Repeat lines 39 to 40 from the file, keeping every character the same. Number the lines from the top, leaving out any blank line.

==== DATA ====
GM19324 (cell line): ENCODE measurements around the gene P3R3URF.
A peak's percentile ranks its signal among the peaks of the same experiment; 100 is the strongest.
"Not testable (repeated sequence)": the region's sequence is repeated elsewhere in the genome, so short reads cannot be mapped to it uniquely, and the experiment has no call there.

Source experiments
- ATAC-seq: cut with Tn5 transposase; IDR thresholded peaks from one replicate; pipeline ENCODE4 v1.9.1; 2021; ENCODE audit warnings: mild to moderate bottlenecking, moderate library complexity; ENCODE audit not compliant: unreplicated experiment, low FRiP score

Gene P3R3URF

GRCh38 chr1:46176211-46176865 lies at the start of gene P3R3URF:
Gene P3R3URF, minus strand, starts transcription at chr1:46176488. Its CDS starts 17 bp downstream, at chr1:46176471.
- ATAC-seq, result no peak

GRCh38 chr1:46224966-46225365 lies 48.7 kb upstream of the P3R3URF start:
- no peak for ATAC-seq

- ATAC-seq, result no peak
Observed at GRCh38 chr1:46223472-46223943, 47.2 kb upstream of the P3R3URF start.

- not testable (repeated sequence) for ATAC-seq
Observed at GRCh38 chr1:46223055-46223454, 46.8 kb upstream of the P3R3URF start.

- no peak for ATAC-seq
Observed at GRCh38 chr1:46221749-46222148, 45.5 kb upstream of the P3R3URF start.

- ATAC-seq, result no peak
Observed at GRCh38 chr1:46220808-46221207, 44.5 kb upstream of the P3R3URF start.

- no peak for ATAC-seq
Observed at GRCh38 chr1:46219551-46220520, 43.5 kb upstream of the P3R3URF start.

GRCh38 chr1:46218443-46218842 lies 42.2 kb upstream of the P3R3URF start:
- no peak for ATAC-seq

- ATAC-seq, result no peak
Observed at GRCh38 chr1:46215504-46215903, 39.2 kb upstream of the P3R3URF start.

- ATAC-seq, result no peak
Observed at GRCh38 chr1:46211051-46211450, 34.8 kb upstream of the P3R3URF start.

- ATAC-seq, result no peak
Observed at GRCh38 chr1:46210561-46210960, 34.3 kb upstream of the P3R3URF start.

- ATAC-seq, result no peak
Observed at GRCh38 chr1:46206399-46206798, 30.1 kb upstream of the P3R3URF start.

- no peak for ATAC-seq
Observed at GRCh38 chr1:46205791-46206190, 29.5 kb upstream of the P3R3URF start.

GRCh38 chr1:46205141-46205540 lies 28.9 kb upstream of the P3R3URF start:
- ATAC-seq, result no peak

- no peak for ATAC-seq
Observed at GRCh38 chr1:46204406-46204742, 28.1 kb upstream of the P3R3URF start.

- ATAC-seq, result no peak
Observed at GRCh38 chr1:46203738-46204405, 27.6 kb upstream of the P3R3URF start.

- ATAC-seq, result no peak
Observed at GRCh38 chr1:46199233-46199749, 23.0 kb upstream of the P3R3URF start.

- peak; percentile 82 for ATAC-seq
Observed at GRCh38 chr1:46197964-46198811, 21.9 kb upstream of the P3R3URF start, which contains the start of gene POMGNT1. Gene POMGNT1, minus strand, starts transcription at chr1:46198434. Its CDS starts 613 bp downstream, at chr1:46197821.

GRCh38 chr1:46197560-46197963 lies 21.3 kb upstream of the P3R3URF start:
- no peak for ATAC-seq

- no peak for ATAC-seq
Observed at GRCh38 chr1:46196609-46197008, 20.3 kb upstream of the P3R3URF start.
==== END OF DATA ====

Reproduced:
Observed at GRCh38 chr1:46203738-46204405, 27.6 kb upstream of the P3R3URF start.

- ATAC-seq, result no peak